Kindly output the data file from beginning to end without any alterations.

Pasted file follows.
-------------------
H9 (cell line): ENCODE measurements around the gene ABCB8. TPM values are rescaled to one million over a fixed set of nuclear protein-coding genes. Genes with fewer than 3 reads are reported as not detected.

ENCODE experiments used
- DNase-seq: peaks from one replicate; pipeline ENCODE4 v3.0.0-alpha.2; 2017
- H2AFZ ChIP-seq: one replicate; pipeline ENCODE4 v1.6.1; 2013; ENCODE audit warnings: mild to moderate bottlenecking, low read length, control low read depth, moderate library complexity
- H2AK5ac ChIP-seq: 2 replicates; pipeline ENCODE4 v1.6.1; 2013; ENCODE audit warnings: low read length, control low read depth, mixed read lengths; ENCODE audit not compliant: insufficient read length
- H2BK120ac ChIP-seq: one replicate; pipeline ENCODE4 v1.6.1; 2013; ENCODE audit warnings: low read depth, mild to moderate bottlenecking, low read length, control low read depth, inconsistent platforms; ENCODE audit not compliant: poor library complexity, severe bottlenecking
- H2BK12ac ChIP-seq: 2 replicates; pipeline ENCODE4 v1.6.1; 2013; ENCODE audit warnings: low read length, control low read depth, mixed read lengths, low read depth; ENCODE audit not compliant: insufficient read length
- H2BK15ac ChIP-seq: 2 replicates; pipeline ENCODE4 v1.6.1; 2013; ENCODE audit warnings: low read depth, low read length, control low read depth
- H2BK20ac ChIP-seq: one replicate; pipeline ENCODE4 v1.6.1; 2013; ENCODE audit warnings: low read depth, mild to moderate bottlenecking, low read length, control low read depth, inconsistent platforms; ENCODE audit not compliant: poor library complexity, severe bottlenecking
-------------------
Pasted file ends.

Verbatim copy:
H9 (cell line): ENCODE measurements around the gene ABCB8. TPM values are rescaled to one million over a fixed set of nuclear protein-coding genes. Genes with fewer than 3 reads are reported as not detected.

ENCODE experiments used
- DNase-seq: peaks from one replicate; pipeline ENCODE4 v3.0.0-alpha.2; 2017
- H2AFZ ChIP-seq: one replicate; pipeline ENCODE4 v1.6.1; 2013; ENCODE audit warnings: mild to moderate bottlenecking, low read length, control low read depth, moderate library complexity
- H2AK5ac ChIP-seq: 2 replicates; pipeline ENCODE4 v1.6.1; 2013; ENCODE audit warnings: low read length, control low read depth, mixed read lengths; ENCODE audit not compliant: insufficient read length
- H2BK120ac ChIP-seq: one replicate; pipeline ENCODE4 v1.6.1; 2013; ENCODE audit warnings: low read depth, mild to moderate bottlenecking, low read length, control low read depth, inconsistent platforms; ENCODE audit not compliant: poor library complexity, severe bottlenecking
- H2BK12ac ChIP-seq: 2 replicates; pipeline ENCODE4 v1.6.1; 2013; ENCODE audit warnings: low read length, control low read depth, mixed read lengths, low read depth; ENCODE audit not compliant: insufficient read length
- H2BK15ac ChIP-seq: 2 replicates; pipeline ENCODE4 v1.6.1; 2013; ENCODE audit warnings: low read depth, low read length, control low read depth
- H2BK20ac ChIP-seq: one replicate; pipeline ENCODE4 v1.6.1; 2013; ENCODE audit warnings: low read depth, mild to moderate bottlenecking, low read length, control low read depth, inconsistent platforms; ENCODE audit not compliant: poor library complexity, severe bottlenecking